There are a number of reasons why it may be necessary to characterize a microbial isolate beyond species level and determine its sub-species, strain, or even sub-strain. For example:
- To relate individual cases to an outbreak of infectious disease
- To establish an association between an outbreak of food poisoning and a specific food vehicle
- To study variations in the pathogenicity, virulence and antibiotic resistance of individual strains within a species
- To trace the source of contaminants within a manufacturing process
- To study the microbial ecology of complex communities, such as biofilms
- To characterize microorganisms with important industrial applications
Typing is by no means new and it has been possible to type some isolates on the basis of serological testing for decades. The obvious example is the Kauffmann-White scheme for Salmonella. There are only two species of Salmonella, but about 2,500 serovars, all typeable by the reaction between specific antibodies and antigens on the cell wall and flagellae. Phage typing has also been used for many years to type certain bacterial pathogens. Other traditional typing systems include biotyping (based on detailed biochemical characteristics), bacteriocin typing and protein typing.
These are all phenotypic typing techniques relying on expressed characteristics and some have been developed into sophisticated systems with a range of applications. For example, rapid, semi-automated Salmonella serotyping systems have been developed and typing of extracted cell proteins can be carried out using mass spectrometry techniques such as MALDI-TOF (Matrix Assisted Laser Desorption Ionisation – Time of Flight). Analysis of cellular fatty acid methyl esters (FAMEs) by gas chromatography has also been used to type bacteria successfully. Some of these techniques have been developed into commercial typing systems that include profile databases and software to assist with accurate typing.
The development of techniques for direct study of the microbial genome, notably amplification by PCR, has led to a relative explosion of published methods for genotyping microorganisms over the last 25 years. At the same time the value of genotyping has been widely recognised, not only in clinical microbiology, but also in the pharmaceutical sector. The US Food and Drug Administration (FDA) has highlighted the value of genotyping for investigation purposes thus, “These methods are especially valuable for investigations into failures (e.g., sterility test: media fill contamination).” A multiplicity of techniques for analysing DNA extracted from microbial cells – often termed ‘DNA fingerprinting’ – have been developed for typing and some of the more widely used methods are outlined below.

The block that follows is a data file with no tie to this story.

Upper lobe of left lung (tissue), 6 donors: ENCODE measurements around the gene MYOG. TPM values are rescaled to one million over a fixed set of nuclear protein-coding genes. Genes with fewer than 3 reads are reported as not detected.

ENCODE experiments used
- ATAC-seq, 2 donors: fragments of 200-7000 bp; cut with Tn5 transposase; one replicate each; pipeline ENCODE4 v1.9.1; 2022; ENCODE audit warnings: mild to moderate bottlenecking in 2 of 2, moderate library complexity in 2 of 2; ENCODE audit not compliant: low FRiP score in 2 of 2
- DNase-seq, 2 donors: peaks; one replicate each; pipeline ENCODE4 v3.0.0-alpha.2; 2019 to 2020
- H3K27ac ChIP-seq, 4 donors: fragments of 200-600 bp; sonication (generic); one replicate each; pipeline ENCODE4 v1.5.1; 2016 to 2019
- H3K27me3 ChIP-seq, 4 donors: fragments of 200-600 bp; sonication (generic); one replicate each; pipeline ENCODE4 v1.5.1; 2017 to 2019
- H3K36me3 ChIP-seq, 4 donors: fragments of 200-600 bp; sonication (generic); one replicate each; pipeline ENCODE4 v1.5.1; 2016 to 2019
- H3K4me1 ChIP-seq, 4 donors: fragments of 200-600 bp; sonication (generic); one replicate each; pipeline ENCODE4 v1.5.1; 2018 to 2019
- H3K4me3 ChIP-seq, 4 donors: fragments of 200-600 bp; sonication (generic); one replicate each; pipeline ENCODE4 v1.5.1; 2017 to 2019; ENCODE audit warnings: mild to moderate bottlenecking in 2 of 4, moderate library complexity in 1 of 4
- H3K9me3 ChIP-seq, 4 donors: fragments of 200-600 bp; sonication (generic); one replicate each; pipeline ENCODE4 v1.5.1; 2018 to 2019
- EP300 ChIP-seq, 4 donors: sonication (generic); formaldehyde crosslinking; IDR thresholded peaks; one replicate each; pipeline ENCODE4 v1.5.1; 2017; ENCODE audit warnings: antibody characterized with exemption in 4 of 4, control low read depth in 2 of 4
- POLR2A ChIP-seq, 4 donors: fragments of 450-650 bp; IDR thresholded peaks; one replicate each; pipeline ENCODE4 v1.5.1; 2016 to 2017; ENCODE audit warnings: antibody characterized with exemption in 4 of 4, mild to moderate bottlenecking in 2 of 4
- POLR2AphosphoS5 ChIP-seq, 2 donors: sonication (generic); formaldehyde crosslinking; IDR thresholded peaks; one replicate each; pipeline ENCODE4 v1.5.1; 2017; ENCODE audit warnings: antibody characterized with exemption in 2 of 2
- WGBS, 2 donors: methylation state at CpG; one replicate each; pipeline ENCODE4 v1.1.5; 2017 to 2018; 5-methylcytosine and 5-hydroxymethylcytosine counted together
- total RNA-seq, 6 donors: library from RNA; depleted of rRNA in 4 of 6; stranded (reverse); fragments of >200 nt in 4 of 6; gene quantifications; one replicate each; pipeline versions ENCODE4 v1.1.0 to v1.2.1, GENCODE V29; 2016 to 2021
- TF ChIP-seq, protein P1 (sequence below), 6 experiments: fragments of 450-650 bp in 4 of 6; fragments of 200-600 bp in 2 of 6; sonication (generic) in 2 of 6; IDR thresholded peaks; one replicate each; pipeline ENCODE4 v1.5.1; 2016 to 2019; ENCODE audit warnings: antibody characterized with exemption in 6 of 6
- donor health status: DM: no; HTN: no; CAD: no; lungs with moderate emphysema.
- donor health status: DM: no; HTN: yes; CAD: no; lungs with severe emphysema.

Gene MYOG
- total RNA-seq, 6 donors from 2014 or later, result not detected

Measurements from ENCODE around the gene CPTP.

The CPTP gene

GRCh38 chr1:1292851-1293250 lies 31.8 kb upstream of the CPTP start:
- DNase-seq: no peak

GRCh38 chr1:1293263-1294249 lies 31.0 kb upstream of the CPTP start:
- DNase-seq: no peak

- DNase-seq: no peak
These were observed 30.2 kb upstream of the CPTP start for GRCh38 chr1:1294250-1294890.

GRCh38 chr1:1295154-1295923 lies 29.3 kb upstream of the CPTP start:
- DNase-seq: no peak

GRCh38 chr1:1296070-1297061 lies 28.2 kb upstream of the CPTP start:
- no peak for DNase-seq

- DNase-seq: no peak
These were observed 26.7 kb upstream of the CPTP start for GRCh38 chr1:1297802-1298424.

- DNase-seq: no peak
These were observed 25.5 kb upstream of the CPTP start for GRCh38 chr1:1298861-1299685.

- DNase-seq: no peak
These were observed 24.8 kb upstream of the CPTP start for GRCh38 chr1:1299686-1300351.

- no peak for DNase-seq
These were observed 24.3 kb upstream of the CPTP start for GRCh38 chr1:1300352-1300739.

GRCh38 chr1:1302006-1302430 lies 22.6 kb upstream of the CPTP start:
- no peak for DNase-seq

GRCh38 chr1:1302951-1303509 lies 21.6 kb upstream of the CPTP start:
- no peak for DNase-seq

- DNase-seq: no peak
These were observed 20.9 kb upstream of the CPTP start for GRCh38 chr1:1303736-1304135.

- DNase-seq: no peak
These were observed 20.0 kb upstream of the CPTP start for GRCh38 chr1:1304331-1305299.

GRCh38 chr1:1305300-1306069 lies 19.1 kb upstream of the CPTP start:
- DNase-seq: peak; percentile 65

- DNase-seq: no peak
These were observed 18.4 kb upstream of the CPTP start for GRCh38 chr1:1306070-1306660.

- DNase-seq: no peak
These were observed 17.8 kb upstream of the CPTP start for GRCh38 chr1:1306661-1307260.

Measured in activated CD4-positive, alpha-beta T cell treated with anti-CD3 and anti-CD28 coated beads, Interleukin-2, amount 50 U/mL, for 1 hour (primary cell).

1. Pulsed-field gel electrophoresis (PFGE) – a technique that allows the electrophoretic separation of low numbers of large DNA restriction fragments produced using restriction enzymes to generate a highly discriminatory genetic fingerprint. Widely used and still the method of choice in the typing of human bacterial pathogens and the investigation of disease outbreaks. PFGE is relatively costly and requires at least three days to obtain a result. The degree of discrimination also depends on choice of restriction enzymes.
2. Multilocus sequence typing (MLST) – sequencing 400-500 base pair fragments of DNA at seven different conserved genes allows small variations within a species to be detected. Quite time consuming and costly, but can be highly discriminatory if the genes are correctly chosen.
3. Multilocus variable number of tandem repeats analysis (MLVA) – a technique related to MLST based on PCR amplification and sequencing of rapidly mutating repetitive DNA sequences called tandem repeats. The result is an MLVA pattern characteristic of the bacterial strain under investigation. MLVA is faster and easier to perform than MLST, but there are issues with reproducibility and validation.
4. Ribotyping – this technique relies on the relative stability of the 16S and 23S rRNA genes coding for ribosomal RNA. The genes are cut using restriction enzymes and resulting DNA fragments separated by electrophoresis. The resulting fingerprint is visualised using fluorescent probes. Ribotyping has been developed into an automated system that is commercially available with dedicated databases (Riboprinter®). It is rapid (<24 hours to result), reproducible and works for a wide range of bacterial species, but is relatively costly in terms of equipment.